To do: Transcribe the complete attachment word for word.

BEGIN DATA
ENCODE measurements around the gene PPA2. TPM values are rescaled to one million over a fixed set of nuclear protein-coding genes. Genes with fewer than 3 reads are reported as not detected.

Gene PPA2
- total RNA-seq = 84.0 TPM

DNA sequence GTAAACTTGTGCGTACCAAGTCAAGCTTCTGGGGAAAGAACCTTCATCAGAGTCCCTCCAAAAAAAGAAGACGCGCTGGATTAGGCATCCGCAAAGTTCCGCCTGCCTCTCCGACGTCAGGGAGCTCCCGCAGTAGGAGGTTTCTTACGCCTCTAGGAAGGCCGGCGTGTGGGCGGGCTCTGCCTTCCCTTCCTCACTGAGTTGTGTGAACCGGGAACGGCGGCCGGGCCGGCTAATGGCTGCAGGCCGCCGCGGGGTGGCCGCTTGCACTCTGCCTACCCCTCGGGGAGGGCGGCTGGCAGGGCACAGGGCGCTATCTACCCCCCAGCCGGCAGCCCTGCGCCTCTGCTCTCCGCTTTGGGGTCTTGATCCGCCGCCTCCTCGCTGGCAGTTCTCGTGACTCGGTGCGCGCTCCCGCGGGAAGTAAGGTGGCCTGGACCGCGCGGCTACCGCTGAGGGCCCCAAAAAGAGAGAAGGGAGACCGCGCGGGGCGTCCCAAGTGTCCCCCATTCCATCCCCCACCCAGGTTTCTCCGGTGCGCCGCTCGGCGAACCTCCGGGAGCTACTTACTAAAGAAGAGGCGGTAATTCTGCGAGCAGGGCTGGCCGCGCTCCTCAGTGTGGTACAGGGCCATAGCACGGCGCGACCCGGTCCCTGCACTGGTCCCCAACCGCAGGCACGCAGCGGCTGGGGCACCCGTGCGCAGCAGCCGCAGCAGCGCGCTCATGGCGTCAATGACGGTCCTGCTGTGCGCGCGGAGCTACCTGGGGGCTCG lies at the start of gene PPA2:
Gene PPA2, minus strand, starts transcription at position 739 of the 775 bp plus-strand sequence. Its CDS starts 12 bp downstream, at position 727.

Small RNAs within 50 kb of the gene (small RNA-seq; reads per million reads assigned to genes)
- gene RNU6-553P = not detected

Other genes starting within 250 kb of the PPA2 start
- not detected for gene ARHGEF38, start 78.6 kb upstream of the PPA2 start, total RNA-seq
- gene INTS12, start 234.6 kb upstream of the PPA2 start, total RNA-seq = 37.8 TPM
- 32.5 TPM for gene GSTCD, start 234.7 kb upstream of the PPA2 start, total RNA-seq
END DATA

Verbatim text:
ENCODE measurements around the gene PPA2. TPM values are rescaled to one million over a fixed set of nuclear protein-coding genes. Genes with fewer than 3 reads are reported as not detected.

Gene PPA2
- total RNA-seq = 84.0 TPM

DNA sequence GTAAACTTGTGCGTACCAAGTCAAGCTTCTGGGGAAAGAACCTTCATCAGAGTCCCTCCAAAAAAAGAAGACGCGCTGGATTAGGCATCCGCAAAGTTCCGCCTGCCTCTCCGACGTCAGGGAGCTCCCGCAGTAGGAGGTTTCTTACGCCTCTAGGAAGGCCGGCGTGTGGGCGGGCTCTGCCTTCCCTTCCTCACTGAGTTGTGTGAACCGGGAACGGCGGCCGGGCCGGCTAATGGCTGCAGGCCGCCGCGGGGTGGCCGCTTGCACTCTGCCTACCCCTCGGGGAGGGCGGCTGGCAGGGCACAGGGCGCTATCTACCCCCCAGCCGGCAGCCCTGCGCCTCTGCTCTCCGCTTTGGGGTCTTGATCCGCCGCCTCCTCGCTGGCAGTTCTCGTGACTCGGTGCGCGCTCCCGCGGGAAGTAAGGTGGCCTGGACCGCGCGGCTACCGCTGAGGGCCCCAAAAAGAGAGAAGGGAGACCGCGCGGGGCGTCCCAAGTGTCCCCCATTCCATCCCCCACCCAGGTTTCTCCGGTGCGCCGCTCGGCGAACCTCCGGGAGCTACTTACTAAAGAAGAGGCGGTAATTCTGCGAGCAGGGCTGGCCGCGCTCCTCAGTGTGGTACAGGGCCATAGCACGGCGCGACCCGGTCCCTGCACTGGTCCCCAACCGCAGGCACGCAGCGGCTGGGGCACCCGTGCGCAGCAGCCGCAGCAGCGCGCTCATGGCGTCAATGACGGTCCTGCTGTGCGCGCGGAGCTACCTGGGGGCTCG lies at the start of gene PPA2:
Gene PPA2, minus strand, starts transcription at position 739 of the 775 bp plus-strand sequence. Its CDS starts 12 bp downstream, at position 727.

Small RNAs within 50 kb of the gene (small RNA-seq; reads per million reads assigned to genes)
- gene RNU6-553P = not detected

Other genes starting within 250 kb of the PPA2 start
- not detected for gene ARHGEF38, start 78.6 kb upstream of the PPA2 start, total RNA-seq
- gene INTS12, start 234.6 kb upstream of the PPA2 start, total RNA-seq = 37.8 TPM
- 32.5 TPM for gene GSTCD, start 234.7 kb upstream of the PPA2 start, total RNA-seq